CMC CUES ENRICH LEAN ONLINE COMMUNICATION: THE CASE OF LETTER AND PUNCTUATION MARK REPETITIONS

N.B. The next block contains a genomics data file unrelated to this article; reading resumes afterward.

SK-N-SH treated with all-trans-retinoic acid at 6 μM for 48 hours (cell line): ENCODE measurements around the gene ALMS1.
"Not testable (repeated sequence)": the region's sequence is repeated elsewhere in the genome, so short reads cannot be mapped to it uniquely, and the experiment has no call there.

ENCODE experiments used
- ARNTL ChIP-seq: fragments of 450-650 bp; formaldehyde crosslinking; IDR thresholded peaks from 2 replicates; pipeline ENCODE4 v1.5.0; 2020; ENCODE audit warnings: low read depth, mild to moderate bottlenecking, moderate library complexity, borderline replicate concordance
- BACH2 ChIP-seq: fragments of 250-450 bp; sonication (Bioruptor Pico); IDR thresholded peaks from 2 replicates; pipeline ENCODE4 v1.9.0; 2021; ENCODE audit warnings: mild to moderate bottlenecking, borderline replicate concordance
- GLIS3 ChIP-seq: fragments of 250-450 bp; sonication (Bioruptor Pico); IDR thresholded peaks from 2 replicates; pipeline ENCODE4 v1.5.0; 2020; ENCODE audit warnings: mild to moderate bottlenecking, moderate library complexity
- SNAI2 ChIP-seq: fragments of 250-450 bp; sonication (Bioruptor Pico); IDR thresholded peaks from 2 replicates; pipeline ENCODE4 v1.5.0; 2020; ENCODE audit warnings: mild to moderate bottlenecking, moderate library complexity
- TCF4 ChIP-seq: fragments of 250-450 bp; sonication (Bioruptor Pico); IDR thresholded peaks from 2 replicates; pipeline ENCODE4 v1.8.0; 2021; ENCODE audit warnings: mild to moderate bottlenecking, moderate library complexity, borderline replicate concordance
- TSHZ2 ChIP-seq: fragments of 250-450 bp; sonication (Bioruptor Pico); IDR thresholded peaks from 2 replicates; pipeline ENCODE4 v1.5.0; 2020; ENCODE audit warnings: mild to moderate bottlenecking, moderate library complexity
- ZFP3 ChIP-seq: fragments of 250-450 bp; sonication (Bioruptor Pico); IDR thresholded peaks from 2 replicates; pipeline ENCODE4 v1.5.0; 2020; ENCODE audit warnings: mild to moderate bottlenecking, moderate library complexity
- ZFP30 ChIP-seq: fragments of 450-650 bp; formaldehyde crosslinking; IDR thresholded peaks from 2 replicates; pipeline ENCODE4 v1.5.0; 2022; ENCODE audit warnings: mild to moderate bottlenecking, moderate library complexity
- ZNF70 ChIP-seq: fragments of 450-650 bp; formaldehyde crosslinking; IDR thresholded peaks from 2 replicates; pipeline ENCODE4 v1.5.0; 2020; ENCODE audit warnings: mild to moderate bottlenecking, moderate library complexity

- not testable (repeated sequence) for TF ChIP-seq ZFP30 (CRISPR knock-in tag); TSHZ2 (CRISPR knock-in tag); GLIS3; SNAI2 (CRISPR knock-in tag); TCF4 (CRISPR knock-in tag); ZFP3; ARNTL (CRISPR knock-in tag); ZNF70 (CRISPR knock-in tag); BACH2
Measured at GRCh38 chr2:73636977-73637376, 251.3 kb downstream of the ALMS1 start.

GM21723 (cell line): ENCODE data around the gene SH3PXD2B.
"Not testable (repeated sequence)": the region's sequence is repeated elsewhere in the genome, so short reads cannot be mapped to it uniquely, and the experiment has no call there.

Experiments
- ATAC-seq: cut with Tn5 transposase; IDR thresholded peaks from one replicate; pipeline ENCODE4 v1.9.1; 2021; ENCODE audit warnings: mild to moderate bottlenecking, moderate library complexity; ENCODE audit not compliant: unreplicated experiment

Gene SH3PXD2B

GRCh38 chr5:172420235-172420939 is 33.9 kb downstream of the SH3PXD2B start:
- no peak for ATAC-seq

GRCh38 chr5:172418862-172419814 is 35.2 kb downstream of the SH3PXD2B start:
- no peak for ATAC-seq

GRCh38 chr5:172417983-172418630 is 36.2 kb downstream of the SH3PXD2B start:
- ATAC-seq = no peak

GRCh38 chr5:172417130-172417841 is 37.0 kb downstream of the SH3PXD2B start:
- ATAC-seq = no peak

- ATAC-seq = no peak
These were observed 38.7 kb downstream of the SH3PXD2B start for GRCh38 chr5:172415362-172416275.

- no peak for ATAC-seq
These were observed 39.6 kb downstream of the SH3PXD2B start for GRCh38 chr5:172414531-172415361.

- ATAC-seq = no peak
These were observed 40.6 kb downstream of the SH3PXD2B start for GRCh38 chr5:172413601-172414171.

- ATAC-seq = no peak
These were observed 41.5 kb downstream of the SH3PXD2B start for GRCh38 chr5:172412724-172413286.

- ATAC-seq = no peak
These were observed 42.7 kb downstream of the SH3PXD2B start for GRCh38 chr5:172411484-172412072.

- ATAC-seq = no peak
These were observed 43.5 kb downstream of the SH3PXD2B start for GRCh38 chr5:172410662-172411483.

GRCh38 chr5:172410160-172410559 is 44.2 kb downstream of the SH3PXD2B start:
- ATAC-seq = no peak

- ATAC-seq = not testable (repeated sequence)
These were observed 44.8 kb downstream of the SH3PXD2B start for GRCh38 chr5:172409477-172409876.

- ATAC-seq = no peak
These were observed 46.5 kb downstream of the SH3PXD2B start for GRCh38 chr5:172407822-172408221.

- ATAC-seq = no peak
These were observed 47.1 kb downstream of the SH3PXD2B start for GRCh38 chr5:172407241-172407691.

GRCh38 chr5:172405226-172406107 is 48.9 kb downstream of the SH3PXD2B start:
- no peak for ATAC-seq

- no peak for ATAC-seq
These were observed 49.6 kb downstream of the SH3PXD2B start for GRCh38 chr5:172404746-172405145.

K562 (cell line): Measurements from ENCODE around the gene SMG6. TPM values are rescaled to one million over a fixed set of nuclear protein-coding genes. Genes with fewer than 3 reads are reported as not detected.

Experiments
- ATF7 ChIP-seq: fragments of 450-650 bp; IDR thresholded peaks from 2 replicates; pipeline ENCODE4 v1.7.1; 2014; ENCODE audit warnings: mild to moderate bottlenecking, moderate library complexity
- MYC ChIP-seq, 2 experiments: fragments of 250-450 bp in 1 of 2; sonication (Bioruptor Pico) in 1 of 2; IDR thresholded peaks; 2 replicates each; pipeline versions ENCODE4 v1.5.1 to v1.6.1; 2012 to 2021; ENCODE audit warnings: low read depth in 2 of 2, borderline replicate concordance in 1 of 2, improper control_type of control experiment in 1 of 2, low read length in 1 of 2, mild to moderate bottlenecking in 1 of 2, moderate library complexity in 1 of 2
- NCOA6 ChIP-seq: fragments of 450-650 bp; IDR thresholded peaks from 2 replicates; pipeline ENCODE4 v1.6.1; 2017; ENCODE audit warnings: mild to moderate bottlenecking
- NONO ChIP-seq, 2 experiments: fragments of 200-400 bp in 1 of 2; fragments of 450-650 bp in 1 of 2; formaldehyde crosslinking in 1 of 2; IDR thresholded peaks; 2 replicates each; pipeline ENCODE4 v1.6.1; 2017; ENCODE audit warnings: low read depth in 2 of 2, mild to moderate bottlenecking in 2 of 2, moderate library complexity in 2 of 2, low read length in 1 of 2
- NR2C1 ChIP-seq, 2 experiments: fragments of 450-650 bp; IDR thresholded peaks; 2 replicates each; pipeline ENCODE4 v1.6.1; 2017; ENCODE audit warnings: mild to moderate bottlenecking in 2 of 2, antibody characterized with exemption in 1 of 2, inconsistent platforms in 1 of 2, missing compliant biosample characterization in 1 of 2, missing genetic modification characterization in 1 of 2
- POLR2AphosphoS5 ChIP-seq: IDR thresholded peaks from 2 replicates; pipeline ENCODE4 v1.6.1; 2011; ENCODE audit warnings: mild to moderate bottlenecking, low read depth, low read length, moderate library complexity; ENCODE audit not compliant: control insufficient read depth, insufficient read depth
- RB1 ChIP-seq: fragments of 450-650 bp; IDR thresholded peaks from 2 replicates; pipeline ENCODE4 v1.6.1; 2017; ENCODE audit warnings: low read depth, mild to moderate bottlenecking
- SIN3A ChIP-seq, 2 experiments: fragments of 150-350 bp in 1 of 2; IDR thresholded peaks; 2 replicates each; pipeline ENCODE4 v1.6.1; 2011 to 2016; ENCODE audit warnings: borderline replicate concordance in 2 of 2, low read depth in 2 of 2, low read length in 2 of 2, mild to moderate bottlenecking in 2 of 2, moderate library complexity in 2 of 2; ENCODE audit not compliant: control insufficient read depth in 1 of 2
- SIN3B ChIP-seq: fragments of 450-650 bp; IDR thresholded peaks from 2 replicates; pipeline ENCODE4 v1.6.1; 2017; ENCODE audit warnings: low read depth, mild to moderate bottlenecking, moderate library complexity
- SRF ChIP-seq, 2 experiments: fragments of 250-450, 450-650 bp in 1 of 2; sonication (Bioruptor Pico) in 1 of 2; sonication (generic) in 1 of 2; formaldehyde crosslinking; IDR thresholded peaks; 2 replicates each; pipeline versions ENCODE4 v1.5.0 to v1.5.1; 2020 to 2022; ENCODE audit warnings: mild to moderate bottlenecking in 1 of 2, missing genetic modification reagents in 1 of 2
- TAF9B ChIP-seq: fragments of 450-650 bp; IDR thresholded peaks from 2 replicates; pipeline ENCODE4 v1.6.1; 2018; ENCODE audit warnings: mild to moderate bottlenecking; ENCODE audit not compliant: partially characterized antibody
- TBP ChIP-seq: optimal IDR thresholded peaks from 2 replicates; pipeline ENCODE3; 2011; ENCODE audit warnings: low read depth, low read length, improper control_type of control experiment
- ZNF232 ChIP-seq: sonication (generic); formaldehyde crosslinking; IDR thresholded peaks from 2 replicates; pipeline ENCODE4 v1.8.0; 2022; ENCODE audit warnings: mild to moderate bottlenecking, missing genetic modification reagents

Decades of IS literature focus on the relationships between the use of lean forms of online communication, and various task and outcome variables. This paper suggests the need to examine the underlying assumption which classifies text-based media as inferior and lacking in social, relational and affective richness relative to traditional forms of communication. We review the evidence for this from the computer-mediated communication (CMC) literature, and point to the extensive evidence that lean media conveys these socio-emotional cues. We then focus on the lack of research on the mechanisms which facilitate this transmission of complex cues using only keyboard strokes. We review several descriptive studies which attempted to classify these cues, and suggest the term “CMC cues” to describe them. We suggest that in order to understand the mechanisms by which CMC cues operate, we must explore large, ecologically-valid and diverse samples of unobtrusively collected messages. We then focus on a single category of cues: character repetitions. These include repetitions of letters and repetitions of punctuation marks, cues which could emulate some of the characteristics of spoken nonverbal communication. These repetitions are studied in the Enron Corpus, a large collection (~500,000) of e-mail messages sent by and to employees of the Enron Corporation. Findings on the usage of this cue are discussed, and the findings are compared to findings on character repetitions in blogs and in Twitter micro-blogs. We conclude that letter repetitions often emulate spoken nonverbal cues, and that the frequency of character repetitions in CMC is highly variable and context dependent. A framework for further systematic research of CMC cues is presented.